Well at that period of my life I had been in rock bands for five or six years and been quite successful, but I felt there was something missing, that I wasn't into music enough. I wanted to understand much more of the theory of music, so I started taking classical guitar lessons with a guy who was going to college. I got really turned on by some of the stuff he was telling me, and eventually I applied and went to college and studied everything for four years. I learned the general classical repertoire, all the standard Bach pieces, most of the Villa-Lobos pieces, a lot of 20th century stuff, Sor, Spanish music, and I ended up giving some recitals in Los Angeles.
It was just something I went through. It required so much time and dedication, and maybe I came to a sort of personal crisis, because I didn't know if I wanted to practise that heavily and become totally obsessed with the guitar. I thought I had got very good at it, but after four or five years maybe the challenge went out of it, and I decided that I wanted to play electric guitar again and get back into a band. It was a big adjustment for me and took a while to make the change. But I did it, got a guitar and into a band in Los Angeles, and after a year came back to England and picked up the threads again, with a very different attitude to when I went away. And this time it's obviously paid off.
Do you still have a classical guitar?
I have a Jose Ribay, who's actually a guitar maker in Los Angeles. It's a great guitar, and leaves most Ramirez guitars standing. I'd never sell it, even though I'm not seriously interested like I was before. The one acoustic guitar I really like is a Gibson B29, but unfortunately that got smashed on the way back from New York last time. The edge has been smacked in, so that's being repaired at the moment. I have a few Dobros, a cheap 12-string, and I'm planning to buy a few more next time I'm over there.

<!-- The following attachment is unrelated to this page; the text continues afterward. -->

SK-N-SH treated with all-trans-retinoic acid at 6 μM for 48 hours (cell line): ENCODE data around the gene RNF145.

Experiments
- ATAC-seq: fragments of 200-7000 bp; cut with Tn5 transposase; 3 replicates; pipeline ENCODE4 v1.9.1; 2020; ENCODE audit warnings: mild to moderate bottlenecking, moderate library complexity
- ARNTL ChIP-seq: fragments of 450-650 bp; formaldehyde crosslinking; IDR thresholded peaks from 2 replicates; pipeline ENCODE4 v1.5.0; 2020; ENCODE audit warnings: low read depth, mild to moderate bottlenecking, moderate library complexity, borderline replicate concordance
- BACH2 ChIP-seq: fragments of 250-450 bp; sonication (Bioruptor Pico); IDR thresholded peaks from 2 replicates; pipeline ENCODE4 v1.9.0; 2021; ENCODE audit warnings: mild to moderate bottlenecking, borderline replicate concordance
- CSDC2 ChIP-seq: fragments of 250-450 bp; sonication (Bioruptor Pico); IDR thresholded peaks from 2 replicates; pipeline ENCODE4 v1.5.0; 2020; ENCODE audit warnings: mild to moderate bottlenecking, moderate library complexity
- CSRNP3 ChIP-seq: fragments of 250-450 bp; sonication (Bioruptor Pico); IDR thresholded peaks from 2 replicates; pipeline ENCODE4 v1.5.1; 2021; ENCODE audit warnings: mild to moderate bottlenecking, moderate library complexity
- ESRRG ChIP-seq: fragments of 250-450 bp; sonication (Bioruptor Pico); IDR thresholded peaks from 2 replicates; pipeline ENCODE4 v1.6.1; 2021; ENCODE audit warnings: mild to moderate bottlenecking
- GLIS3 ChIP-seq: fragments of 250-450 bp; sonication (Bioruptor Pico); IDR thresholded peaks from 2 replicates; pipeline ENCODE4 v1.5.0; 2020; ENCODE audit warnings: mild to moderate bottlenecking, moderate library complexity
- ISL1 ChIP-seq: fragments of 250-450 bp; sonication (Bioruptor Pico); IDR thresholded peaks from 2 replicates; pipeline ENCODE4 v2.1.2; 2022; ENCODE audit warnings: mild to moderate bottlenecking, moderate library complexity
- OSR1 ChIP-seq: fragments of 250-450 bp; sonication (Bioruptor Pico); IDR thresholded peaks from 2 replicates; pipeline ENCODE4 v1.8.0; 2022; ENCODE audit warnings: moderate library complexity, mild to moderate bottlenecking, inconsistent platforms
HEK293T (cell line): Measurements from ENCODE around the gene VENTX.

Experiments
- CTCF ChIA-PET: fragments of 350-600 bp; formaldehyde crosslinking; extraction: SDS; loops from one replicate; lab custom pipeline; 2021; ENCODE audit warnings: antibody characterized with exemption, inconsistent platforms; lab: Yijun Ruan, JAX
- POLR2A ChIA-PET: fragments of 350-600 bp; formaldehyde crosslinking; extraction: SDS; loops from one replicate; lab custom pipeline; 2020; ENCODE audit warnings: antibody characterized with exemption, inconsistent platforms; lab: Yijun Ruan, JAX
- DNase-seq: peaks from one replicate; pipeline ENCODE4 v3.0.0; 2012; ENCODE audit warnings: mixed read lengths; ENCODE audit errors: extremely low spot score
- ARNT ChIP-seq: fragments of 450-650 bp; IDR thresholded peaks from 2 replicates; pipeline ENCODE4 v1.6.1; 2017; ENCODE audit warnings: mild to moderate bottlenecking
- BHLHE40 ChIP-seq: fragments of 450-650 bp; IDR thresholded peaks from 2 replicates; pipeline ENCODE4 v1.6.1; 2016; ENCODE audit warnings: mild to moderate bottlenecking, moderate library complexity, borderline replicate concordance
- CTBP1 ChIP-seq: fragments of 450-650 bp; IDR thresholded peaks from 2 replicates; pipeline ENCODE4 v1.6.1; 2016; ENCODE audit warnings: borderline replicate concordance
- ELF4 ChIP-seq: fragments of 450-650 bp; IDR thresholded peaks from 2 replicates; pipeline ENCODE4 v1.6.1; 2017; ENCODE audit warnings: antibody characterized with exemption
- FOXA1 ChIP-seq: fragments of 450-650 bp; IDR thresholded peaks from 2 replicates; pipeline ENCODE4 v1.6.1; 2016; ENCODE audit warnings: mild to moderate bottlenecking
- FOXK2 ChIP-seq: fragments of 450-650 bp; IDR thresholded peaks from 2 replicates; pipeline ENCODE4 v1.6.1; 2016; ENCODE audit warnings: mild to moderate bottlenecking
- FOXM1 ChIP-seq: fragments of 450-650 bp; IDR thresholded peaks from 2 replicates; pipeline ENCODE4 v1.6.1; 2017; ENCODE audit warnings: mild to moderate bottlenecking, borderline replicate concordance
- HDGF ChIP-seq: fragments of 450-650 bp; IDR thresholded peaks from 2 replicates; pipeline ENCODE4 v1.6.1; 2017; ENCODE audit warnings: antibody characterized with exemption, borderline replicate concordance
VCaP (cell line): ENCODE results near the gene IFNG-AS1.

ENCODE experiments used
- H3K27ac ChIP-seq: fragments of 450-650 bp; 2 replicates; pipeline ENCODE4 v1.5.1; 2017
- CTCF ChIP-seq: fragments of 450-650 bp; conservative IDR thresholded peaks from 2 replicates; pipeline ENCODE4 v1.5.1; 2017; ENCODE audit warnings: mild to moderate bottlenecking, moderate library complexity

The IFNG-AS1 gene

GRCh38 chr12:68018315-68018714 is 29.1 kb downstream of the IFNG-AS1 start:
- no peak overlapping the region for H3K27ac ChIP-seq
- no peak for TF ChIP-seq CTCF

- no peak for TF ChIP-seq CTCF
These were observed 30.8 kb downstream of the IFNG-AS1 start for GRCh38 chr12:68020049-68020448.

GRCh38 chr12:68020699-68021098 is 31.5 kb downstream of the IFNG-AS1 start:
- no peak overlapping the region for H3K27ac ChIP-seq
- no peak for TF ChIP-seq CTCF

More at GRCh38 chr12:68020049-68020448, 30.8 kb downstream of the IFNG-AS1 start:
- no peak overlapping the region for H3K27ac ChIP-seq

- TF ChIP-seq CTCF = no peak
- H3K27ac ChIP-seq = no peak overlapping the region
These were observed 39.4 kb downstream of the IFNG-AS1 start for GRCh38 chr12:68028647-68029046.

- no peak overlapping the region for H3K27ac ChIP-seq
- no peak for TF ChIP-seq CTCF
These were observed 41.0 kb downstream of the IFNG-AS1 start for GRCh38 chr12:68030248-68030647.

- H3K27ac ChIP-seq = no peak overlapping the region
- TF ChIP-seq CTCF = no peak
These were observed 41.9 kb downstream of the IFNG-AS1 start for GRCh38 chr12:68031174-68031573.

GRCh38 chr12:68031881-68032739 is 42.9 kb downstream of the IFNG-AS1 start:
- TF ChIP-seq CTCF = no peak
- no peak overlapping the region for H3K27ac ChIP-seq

Does the rock world appeal to you more than the classical world?
Well there's a tremendous amount of bullshit in either world, having experienced both to some extent, but it's just people really. One has different types of bullshit to deal with in either situation. These are the big questions really, and I got to the point where I think I could have carried on and made a career as a classical guitarist, but it's very hard to make any money. I think I was a bit late in starting probably. I think a lot of the people I met in that world seemed very dull to me. I take music absolutely seriously, even though I'm playing rock 'n' roll, and think of myself as a serious musician, which will probably get up a lot of people's noses. I don't think you have to be a classical musician to be serious about it. There are millions of examples of great musicians who aren't so-called classical musicians who are every bit as creative and innovative, and creators of beautiful music. So all the possibilities are open to goon and study and take it as far as you can. It's mostly a question of time and opportunity. I never stop thinking about music, where I can take it and what I can do with it. I'm always excited about it, there's always a new challenge. You never really master the guitar, it's an instrument which defeats people all the time, no matter how many years you play it. I'm enjoying what I'm doing right now with The Police, because I'm playing, which in the final analysis is what it's all about.